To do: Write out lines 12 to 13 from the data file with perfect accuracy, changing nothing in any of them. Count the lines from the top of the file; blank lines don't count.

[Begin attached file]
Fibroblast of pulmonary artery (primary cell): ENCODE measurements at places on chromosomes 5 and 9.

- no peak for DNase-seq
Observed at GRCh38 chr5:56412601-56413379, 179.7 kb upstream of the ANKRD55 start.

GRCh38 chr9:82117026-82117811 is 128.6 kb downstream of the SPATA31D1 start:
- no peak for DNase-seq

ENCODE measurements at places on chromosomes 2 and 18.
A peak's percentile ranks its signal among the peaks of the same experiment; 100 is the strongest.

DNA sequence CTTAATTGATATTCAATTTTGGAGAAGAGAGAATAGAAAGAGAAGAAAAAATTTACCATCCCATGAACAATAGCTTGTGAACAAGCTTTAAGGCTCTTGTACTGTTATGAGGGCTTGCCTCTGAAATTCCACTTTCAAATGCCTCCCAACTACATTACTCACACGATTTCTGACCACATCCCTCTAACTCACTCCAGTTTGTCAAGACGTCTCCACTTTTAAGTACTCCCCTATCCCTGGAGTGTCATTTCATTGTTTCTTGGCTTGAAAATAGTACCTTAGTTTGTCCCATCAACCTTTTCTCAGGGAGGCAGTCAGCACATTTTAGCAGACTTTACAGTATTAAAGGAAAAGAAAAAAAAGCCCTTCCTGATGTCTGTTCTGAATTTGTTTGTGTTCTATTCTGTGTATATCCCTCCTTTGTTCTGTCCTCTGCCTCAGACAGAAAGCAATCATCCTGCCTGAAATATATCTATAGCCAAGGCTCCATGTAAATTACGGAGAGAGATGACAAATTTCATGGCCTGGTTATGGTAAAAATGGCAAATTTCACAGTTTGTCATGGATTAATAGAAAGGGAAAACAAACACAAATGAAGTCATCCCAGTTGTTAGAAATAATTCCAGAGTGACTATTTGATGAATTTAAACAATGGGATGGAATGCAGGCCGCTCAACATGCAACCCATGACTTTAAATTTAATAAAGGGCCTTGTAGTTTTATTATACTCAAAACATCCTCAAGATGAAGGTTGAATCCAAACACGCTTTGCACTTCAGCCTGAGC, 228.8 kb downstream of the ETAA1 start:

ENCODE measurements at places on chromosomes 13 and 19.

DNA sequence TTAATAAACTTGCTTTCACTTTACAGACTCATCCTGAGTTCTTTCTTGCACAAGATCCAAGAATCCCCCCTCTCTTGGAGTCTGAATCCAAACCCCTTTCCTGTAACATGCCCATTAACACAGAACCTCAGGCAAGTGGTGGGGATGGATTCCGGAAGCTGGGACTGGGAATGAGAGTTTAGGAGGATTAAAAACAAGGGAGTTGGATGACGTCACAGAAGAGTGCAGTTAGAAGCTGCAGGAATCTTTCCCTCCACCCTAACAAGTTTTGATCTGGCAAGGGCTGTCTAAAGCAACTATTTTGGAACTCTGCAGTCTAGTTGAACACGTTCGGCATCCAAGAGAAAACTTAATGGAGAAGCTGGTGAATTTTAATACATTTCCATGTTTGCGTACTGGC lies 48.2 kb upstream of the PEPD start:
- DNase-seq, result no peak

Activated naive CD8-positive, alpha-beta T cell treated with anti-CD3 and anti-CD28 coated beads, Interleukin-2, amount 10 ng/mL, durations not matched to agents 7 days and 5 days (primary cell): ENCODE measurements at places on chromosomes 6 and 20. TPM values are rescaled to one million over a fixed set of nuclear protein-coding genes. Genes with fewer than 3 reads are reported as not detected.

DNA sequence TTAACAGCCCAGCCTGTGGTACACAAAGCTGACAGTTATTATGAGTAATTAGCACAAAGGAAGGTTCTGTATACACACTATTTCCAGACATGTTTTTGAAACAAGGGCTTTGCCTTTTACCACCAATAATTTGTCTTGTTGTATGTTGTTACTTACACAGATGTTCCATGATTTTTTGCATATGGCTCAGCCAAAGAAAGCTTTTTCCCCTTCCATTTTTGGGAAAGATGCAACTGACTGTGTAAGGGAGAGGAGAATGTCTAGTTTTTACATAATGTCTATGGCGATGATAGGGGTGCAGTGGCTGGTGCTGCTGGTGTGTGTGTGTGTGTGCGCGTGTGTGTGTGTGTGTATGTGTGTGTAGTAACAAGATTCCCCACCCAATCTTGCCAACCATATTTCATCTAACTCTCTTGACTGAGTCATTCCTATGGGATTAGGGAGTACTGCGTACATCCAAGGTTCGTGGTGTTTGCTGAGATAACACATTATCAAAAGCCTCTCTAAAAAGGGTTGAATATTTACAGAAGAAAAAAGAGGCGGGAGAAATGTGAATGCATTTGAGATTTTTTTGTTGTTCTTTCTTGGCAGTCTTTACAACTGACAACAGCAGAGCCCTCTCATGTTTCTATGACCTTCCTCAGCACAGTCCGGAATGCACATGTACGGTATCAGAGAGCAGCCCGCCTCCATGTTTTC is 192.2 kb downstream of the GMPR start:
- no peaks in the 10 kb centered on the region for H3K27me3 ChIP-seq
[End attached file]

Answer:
Activated naive CD8-positive, alpha-beta T cell treated with anti-CD3 and anti-CD28 coated beads, Interleukin-2, amount 10 ng/mL, durations not matched to agents 7 days and 5 days (primary cell): ENCODE measurements at places on chromosomes 6 and 20. TPM values are rescaled to one million over a fixed set of nuclear protein-coding genes. Genes with fewer than 3 reads are reported as not detected.

DNA sequence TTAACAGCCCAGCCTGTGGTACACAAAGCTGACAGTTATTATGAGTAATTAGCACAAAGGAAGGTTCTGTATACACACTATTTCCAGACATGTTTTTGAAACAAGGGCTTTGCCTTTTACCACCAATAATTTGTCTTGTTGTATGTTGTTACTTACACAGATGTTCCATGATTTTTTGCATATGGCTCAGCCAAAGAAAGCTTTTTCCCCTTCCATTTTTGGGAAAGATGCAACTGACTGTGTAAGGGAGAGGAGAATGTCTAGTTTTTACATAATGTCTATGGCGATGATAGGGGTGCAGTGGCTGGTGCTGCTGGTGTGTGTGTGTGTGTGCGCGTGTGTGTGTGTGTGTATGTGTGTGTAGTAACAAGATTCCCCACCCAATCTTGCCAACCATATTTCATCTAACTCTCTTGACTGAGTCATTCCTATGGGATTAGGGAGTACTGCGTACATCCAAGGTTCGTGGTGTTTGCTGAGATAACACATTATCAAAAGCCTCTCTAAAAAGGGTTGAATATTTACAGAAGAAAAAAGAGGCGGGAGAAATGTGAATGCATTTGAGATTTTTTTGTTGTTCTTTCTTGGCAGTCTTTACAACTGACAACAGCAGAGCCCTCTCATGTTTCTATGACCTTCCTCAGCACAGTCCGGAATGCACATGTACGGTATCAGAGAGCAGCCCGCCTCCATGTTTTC is 192.2 kb downstream of the GMPR start: